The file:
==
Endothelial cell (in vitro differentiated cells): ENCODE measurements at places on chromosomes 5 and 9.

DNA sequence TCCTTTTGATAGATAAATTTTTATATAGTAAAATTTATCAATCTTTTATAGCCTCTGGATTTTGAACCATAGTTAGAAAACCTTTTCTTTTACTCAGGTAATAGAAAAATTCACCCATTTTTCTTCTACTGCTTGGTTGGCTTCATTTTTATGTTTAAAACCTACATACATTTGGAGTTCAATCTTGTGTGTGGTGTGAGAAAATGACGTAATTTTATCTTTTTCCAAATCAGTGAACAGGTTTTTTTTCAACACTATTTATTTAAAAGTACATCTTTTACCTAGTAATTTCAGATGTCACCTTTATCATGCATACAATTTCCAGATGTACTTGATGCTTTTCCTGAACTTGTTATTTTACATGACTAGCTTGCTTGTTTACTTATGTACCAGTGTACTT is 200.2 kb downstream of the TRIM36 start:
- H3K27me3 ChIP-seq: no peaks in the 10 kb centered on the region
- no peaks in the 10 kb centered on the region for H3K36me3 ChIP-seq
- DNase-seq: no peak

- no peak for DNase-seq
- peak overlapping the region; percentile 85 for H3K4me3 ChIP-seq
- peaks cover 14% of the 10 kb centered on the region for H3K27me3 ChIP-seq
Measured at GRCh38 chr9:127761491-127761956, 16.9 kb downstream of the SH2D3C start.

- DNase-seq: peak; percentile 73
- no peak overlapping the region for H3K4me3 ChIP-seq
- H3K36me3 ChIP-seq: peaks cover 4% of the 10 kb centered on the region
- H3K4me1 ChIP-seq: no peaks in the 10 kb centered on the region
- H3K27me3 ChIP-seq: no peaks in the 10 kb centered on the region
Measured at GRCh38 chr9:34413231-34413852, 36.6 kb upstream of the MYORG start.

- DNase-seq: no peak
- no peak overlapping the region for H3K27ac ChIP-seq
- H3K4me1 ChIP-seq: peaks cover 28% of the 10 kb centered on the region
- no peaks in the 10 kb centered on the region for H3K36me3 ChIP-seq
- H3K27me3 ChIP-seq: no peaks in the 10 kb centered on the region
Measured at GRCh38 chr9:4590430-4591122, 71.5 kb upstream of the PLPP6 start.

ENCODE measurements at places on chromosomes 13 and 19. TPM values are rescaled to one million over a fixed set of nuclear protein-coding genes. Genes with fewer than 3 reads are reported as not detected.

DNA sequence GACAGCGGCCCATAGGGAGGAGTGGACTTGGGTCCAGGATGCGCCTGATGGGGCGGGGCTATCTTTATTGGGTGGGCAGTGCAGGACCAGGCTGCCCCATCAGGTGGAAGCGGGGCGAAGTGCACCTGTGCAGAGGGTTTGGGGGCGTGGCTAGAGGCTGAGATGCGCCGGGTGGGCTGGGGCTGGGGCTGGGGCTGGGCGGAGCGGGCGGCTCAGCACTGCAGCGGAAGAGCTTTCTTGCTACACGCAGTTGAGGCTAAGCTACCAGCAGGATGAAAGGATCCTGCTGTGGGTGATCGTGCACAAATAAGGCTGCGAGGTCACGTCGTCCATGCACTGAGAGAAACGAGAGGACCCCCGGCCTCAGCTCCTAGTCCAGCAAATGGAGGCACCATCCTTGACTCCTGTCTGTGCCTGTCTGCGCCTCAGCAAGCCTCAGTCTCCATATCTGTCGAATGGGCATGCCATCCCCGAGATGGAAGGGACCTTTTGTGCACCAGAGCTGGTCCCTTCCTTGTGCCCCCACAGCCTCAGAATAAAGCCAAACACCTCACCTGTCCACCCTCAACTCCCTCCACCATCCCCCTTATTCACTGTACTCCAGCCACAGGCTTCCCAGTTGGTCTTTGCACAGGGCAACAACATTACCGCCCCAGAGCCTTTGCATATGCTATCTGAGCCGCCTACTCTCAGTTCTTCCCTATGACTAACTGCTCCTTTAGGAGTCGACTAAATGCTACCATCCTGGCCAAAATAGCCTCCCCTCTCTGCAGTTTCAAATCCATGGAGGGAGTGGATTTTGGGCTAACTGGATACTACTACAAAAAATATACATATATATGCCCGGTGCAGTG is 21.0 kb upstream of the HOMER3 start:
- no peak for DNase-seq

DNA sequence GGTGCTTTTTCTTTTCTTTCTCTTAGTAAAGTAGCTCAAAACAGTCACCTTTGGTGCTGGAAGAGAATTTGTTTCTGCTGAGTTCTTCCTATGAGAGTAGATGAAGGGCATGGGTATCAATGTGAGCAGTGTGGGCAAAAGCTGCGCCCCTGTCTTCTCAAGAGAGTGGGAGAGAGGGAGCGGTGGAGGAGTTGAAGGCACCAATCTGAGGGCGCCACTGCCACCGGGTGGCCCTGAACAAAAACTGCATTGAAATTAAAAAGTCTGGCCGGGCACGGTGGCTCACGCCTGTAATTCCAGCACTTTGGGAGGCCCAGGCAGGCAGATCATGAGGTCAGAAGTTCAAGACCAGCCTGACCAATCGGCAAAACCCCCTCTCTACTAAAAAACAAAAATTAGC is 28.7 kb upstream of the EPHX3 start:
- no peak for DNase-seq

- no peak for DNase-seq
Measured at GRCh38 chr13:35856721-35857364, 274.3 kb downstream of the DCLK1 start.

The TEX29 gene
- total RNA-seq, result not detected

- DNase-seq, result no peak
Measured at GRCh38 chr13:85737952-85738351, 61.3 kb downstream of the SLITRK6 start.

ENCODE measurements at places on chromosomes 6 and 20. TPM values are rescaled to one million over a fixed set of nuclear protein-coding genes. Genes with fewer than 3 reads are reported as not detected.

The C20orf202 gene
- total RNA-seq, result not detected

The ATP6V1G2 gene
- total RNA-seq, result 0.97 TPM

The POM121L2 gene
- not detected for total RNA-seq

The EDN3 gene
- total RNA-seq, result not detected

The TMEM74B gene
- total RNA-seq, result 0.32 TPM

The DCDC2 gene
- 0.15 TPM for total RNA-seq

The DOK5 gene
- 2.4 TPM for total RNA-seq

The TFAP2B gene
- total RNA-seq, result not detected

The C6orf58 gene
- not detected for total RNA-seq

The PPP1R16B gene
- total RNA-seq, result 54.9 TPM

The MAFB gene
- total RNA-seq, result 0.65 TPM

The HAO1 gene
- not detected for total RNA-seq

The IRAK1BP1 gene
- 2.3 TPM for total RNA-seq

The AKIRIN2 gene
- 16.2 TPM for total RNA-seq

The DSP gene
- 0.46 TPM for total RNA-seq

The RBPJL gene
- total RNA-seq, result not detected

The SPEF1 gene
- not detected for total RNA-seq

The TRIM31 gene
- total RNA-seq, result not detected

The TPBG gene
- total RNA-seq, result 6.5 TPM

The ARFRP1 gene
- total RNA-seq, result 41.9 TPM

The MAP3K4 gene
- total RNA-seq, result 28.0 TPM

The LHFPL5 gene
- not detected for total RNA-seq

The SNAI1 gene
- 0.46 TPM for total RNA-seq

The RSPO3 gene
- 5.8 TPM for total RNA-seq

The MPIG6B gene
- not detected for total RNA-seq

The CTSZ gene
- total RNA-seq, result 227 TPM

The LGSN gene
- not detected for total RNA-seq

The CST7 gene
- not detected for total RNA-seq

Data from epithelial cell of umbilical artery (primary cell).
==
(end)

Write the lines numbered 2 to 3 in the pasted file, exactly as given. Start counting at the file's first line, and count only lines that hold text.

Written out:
DNA sequence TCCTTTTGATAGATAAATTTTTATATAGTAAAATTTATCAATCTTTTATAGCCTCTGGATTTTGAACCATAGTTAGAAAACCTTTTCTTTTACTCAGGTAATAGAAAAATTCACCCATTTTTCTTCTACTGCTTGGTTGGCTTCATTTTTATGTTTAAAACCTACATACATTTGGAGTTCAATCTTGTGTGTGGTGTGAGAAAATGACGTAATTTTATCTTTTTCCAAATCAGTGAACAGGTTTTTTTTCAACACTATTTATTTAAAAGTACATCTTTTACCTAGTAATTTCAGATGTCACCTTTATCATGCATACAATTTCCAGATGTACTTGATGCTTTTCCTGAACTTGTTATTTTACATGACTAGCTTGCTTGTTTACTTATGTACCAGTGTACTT is 200.2 kb downstream of the TRIM36 start:
- H3K27me3 ChIP-seq: no peaks in the 10 kb centered on the region